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The Amazon Metrics You Should Really Be Looking At

As a seller on Amazon, you have an incredible amount of information at your disposal about how your products are performing, but with so many different metrics available it can be overwhelming. 


To avoid analysis paralysis you need to know where to focus your attention. 


Today we’ll break down what some of the most important Amazon metrics mean, and how you can use that information to improve your sales and profits.


Product Ranking


Product Ranking is by far the most important metric if you are aiming for success on Amazon, it ties in directly to your sales and profits, and could easily be considered the single defining factor in an Amazon store’s success or failure. 


But what exactly do we mean by Product Ranking?


Product Ranking is how high on Amazon’s search engine your product ranks for certain keywords. Ranking higher on Amazon’s search engine equates to better sales, it’s a simple fact, with 40% of users claiming to never scroll past the first page of results if you’re not ranked highly you’re missing out on valuable potential customers.


It’s become a well-known statistic in the marketing world over the last few years that over 50% of product searches now start on Amazon, even beating out Google. In fact, if you consider YouTube’s search engine as an extension of Google, Amazon is now the second-largest search engine in the world.


Leveraging that incredible search demand is vital to success on Amazon, and tracking your rankings is the first step to improving them.



Not sure how to track your rankings? Try the KeyworX Free 7 Day Trial.


Unit Session Percentage Rate


For any business, Conversion Rate is a vital metric, it lets you know at what rate customers see your listing and choose to buy. On Amazon, that metric is labelled as Unit Session Percentage Rate, and keeping it high is incredibly important.


First you need to know how your Unit Session Percentage Rate is calculated:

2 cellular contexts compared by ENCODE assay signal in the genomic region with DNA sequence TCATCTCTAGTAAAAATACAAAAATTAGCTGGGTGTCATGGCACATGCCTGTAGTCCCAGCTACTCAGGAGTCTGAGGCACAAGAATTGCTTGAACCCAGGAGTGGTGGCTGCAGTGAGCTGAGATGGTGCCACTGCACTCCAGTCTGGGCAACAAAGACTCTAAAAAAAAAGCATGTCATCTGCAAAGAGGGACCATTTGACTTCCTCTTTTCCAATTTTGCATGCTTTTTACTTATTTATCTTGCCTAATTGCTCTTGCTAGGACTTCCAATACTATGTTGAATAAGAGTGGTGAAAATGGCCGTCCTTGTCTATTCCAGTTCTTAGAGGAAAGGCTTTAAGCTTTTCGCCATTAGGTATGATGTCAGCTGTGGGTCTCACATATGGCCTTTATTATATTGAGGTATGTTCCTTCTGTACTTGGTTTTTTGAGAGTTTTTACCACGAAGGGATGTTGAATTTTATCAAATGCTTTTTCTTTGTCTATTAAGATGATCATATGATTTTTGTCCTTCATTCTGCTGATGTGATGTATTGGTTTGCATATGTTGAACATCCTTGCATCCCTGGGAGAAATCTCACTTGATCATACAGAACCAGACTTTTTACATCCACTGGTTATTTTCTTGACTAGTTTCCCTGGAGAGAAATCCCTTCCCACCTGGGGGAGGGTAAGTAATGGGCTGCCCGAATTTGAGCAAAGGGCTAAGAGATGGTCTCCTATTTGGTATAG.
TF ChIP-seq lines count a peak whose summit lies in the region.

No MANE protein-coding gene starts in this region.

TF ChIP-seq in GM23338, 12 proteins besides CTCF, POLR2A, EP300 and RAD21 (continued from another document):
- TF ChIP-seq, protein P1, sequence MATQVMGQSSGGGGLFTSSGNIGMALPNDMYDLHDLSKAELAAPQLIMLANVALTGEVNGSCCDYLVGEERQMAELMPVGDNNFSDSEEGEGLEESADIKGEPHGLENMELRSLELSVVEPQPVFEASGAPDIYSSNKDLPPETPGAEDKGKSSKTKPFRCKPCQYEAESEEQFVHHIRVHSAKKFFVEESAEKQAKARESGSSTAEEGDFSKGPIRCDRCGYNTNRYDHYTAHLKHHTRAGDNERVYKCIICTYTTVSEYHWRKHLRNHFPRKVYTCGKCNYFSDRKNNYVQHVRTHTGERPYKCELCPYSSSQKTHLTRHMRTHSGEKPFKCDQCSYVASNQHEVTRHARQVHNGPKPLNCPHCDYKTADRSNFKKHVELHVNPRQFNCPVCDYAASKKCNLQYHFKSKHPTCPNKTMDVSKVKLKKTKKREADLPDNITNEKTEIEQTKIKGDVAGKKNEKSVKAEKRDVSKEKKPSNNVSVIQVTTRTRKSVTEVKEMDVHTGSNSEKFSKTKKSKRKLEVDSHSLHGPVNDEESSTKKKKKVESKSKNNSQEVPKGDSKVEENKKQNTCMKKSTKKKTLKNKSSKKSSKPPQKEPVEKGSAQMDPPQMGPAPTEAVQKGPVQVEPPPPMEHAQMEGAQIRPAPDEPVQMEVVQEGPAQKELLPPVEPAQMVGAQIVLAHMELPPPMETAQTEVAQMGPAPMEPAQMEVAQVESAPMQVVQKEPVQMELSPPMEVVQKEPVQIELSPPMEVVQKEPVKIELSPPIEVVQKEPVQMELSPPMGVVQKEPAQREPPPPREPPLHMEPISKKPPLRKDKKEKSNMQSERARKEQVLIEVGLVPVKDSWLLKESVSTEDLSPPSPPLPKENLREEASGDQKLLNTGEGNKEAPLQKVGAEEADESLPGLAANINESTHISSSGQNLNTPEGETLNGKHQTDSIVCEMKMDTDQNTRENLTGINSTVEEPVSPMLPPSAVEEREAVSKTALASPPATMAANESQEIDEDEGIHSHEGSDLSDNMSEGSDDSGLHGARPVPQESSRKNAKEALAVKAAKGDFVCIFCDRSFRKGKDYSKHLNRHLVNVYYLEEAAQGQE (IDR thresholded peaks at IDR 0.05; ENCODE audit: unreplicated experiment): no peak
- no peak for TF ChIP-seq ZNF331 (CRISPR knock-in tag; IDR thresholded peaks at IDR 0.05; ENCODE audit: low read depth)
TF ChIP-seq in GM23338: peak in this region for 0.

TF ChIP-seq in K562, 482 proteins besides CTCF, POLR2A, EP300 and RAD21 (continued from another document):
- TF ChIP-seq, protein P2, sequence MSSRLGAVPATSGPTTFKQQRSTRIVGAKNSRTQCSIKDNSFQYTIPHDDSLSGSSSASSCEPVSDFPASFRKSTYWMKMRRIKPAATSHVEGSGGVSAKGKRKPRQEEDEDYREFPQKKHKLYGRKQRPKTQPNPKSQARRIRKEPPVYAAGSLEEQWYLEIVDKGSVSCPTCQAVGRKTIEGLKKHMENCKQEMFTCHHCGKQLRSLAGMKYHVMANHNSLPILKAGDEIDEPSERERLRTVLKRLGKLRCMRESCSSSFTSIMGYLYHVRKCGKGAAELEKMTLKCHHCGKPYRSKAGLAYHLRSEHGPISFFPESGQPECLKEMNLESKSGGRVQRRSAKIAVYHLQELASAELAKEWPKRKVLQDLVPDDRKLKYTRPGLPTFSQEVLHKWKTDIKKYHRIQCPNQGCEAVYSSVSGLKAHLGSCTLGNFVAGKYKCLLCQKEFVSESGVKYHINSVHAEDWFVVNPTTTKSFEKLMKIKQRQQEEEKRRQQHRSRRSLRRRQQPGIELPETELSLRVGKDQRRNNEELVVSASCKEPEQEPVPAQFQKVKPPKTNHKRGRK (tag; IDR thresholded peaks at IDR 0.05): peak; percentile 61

Unit Session Percentage Rate = Units Ordered / Number Of Sessions


Amazon claim the average rate is 12.3%, so if you’re under that you should be actively working to improve your conversion rate.


The key to improving your Conversion rate is optimising your listings, and making sure your products are competitively priced.


Order Defect Rate


Order Defect Rate (ODR) is the most important negative metric to keep track of, in simple terms ODR is the percentage of orders that have gone wrong in one way or another. Amazon use ODR as a measure of your ability to provide a good customer experience. 


An important note is that ODR is constantly being calculated as a percentage based on your last 60 days of sales.


We all know that Amazon are a customer centric company, and their policies when it comes to ODR reflect that. An ODR of over 1% can be grounds for account deactivation, so this is an important metric to keep on top of at all times.


There are 3 main components to ODR to keep in mind:


  • Negative Feedback Rate
  • A-to-z Guarantee Claim Rate
  • Credit Card Chargeback Rate


Let’s break each of those down.


Negative Feedback Rate


Negative Feedback Rate is calculated by dividing the number of orders that have received negative feedback by the total number of orders in the relevant period. This is essentially a measure of how many customers you have that are unhappy with your product or service. 


For Amazon negative feedback is defined as any reviews that leave a one- or two-star rating. Addressing these reviews quickly and efficiently is a great way to keep your Negative Feedback Rate low. 


It is important to know that if a buyer withdraws negative feedback it will no longer count towards your ODR.


A-to-z Guarantee Claim Rate